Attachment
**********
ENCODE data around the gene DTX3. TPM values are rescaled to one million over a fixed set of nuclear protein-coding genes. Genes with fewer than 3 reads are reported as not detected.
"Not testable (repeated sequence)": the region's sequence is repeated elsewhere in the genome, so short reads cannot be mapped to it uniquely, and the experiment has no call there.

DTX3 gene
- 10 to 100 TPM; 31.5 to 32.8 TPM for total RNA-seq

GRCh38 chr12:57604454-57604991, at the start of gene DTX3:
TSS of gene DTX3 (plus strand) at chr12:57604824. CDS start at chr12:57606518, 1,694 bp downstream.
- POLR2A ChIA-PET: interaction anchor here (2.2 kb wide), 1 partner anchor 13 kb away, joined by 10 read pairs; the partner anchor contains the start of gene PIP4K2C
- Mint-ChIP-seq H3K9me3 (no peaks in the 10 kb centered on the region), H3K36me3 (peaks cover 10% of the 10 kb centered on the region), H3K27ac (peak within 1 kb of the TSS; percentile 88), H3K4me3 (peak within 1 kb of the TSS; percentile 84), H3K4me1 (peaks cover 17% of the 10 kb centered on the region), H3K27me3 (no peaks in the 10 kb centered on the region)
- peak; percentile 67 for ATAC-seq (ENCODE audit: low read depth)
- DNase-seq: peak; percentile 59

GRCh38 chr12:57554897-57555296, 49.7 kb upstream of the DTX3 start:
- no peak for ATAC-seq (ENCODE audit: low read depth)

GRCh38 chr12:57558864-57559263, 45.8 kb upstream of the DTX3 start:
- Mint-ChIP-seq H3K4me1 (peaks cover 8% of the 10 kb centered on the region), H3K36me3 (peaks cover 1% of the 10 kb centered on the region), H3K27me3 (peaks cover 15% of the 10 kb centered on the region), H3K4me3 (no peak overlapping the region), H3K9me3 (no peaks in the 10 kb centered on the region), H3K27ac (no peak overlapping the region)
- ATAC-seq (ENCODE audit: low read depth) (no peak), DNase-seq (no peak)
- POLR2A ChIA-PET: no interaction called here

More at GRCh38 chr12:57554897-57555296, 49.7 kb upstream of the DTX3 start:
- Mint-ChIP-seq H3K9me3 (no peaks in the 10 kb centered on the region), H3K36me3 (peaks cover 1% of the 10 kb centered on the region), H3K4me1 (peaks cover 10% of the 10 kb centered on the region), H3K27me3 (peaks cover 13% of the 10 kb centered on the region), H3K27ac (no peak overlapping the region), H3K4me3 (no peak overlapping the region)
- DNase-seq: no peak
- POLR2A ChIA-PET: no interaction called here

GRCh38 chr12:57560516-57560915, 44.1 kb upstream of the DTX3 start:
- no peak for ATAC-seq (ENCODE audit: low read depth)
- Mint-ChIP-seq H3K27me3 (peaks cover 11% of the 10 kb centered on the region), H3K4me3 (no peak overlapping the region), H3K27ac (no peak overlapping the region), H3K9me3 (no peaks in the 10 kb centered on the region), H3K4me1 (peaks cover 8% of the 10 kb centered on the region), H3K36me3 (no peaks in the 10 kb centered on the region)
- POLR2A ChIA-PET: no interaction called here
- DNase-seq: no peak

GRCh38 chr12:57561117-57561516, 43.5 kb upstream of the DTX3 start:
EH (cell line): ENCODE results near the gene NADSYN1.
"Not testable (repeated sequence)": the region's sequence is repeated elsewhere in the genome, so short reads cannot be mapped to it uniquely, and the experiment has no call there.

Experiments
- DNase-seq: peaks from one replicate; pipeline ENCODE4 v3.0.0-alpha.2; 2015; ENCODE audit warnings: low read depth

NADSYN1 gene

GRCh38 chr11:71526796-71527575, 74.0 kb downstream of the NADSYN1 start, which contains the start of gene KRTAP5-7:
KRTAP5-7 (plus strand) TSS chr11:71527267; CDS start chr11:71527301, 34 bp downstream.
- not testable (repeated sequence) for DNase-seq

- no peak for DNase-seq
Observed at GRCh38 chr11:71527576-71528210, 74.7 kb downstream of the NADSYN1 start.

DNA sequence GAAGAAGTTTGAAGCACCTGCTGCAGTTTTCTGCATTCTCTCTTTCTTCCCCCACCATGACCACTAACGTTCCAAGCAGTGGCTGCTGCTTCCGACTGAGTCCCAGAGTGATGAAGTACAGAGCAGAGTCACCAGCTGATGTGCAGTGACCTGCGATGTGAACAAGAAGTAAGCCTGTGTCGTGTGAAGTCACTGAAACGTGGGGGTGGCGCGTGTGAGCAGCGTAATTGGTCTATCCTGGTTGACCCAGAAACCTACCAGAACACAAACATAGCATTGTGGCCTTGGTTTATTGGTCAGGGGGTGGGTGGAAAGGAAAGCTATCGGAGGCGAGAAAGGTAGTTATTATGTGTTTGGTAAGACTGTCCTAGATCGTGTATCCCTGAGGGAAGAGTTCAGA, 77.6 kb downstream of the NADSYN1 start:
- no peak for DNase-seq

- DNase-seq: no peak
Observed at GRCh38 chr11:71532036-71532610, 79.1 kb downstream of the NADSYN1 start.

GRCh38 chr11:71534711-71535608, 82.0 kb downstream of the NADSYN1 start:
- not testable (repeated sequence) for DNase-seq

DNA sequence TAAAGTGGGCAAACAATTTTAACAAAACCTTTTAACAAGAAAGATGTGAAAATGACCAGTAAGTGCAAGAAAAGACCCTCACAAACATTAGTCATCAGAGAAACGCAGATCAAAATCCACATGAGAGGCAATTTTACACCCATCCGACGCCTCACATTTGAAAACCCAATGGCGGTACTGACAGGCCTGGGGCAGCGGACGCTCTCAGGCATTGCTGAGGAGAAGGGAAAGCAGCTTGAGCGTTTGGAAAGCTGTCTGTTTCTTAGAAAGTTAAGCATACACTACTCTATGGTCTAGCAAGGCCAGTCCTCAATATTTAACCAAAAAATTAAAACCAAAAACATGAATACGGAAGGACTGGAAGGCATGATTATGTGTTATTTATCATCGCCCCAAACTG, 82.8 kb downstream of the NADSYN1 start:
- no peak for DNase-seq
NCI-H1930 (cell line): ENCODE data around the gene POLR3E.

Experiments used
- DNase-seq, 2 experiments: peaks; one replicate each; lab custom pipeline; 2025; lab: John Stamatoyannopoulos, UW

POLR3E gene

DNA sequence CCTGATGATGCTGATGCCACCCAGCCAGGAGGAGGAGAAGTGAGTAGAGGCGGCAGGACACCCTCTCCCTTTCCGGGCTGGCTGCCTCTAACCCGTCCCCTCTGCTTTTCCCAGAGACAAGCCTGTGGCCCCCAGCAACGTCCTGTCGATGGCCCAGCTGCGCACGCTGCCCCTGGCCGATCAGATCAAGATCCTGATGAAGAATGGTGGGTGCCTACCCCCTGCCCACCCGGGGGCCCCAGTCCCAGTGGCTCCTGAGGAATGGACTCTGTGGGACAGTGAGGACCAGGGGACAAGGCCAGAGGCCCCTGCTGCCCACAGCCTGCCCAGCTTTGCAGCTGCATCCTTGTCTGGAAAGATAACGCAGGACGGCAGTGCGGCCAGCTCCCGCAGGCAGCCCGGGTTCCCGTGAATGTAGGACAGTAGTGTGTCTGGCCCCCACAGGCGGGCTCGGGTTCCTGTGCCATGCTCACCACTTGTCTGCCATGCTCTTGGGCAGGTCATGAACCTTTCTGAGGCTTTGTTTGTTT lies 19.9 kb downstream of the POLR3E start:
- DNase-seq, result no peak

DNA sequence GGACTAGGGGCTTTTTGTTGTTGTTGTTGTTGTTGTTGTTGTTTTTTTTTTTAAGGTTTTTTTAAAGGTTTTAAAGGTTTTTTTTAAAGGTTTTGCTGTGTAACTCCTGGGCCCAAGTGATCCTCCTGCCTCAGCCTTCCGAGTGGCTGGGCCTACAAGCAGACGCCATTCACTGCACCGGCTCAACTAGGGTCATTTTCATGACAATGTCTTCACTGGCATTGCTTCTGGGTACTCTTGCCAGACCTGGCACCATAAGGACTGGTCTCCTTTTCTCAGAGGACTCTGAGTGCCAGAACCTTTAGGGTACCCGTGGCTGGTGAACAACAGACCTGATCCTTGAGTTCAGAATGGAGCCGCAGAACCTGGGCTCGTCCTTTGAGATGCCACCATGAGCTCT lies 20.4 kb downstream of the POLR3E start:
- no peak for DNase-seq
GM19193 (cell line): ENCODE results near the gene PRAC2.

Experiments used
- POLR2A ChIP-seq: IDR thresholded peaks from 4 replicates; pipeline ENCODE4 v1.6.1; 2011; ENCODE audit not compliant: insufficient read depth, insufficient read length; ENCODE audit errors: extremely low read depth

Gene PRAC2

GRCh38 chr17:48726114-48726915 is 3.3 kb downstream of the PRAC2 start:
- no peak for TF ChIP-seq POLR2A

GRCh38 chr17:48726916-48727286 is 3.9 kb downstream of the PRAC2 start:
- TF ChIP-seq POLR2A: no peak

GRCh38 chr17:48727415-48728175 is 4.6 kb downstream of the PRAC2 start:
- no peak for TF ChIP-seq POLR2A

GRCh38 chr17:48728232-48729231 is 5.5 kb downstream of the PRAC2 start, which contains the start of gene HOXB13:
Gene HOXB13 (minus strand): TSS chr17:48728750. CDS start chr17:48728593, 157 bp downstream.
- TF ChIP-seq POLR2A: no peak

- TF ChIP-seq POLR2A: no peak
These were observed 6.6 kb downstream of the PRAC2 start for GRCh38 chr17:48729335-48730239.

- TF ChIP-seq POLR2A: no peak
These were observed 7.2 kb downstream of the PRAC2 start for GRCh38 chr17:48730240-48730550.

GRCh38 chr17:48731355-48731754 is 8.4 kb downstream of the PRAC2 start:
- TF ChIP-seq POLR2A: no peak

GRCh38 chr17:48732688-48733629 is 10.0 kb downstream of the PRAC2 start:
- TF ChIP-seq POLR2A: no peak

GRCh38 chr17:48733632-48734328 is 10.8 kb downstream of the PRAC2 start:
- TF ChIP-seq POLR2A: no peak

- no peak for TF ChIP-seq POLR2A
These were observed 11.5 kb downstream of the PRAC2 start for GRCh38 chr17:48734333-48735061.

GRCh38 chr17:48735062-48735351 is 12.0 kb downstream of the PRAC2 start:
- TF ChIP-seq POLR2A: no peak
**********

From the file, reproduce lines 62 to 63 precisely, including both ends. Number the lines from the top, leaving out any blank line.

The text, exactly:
- no peak for TF ChIP-seq POLR2A

GRCh38 chr17:48728232-48729231 is 5.5 kb downstream of the PRAC2 start, which contains the start of gene HOXB13: